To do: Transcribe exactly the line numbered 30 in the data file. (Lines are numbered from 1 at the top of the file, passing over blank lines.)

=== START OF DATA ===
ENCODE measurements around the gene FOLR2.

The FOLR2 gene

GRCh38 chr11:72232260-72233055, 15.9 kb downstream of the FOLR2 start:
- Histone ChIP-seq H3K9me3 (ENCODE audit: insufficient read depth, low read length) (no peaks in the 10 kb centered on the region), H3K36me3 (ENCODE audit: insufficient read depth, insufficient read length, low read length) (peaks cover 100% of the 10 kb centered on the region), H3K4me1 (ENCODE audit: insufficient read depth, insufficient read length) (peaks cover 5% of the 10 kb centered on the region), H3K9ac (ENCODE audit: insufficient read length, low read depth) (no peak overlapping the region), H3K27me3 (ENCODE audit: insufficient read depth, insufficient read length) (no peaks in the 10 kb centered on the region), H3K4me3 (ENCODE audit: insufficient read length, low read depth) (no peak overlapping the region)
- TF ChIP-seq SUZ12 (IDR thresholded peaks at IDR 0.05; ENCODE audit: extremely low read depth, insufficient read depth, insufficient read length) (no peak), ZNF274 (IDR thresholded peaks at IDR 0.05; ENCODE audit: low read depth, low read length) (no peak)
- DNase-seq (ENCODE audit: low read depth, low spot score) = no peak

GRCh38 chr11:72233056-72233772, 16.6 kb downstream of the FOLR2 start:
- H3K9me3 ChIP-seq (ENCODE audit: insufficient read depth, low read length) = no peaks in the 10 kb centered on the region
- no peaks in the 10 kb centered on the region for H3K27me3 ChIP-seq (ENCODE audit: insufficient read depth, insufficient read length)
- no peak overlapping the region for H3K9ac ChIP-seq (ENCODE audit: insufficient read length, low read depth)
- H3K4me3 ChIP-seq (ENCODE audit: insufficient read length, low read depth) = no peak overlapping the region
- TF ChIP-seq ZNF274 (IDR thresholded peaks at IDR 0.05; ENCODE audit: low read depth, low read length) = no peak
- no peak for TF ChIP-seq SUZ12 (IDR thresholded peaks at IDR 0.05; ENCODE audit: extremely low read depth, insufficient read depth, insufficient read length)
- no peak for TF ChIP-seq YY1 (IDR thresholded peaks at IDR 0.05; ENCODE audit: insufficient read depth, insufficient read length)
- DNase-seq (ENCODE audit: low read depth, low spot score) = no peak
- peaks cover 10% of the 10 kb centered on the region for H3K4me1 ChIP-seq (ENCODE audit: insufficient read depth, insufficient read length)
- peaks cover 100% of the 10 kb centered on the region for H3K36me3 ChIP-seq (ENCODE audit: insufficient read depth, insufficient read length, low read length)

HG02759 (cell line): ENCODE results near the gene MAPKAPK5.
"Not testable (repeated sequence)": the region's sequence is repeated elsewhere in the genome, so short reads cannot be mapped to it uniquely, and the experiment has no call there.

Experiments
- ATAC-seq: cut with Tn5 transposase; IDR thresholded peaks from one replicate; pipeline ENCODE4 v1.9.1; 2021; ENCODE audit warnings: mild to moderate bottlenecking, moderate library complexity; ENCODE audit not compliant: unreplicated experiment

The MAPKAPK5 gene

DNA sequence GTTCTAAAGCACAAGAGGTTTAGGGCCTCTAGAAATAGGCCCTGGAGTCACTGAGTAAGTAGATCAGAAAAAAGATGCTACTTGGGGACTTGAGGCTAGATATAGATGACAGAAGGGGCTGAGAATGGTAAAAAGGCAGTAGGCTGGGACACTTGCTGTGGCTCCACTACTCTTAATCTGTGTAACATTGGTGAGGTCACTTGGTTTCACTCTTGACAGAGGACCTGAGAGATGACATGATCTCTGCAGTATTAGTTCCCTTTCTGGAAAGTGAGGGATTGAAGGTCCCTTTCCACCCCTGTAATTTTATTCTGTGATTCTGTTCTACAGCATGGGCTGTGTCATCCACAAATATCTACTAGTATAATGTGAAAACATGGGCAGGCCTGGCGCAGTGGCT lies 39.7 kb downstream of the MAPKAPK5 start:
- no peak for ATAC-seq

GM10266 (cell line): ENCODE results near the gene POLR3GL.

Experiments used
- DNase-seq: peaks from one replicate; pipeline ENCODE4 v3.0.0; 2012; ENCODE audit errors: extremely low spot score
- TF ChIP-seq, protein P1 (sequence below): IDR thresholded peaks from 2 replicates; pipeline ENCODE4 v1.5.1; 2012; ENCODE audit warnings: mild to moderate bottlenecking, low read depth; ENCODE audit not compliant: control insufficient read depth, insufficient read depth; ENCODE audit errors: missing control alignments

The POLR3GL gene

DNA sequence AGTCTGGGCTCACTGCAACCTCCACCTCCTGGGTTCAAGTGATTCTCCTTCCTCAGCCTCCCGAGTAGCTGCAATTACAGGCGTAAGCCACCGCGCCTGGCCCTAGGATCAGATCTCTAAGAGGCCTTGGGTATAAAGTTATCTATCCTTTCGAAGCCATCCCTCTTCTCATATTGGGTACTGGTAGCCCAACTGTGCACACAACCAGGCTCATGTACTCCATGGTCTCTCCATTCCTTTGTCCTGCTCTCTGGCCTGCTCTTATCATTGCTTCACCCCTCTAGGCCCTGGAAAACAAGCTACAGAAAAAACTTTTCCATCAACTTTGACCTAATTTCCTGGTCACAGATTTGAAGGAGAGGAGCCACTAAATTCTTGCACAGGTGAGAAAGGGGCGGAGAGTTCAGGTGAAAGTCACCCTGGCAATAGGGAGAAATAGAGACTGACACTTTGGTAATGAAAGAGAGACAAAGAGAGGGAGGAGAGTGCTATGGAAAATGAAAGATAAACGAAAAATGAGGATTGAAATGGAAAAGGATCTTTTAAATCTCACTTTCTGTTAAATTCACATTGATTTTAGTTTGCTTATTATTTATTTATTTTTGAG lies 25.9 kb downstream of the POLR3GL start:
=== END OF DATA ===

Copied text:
DNA sequence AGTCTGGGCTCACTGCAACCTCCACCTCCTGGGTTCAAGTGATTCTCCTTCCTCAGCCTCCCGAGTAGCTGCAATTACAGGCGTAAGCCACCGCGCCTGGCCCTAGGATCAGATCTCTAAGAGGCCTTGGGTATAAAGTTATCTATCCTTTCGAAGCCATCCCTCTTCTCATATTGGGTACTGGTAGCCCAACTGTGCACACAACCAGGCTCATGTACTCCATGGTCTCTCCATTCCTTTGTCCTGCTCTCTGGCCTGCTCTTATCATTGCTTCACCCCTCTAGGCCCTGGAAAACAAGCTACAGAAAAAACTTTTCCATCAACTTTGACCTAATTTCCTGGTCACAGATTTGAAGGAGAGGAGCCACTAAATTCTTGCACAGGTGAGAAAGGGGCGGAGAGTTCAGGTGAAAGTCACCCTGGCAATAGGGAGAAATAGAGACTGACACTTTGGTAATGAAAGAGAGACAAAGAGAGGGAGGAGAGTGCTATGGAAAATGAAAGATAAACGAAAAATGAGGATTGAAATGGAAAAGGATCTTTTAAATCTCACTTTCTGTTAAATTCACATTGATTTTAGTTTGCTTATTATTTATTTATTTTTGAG lies 25.9 kb downstream of the POLR3GL start: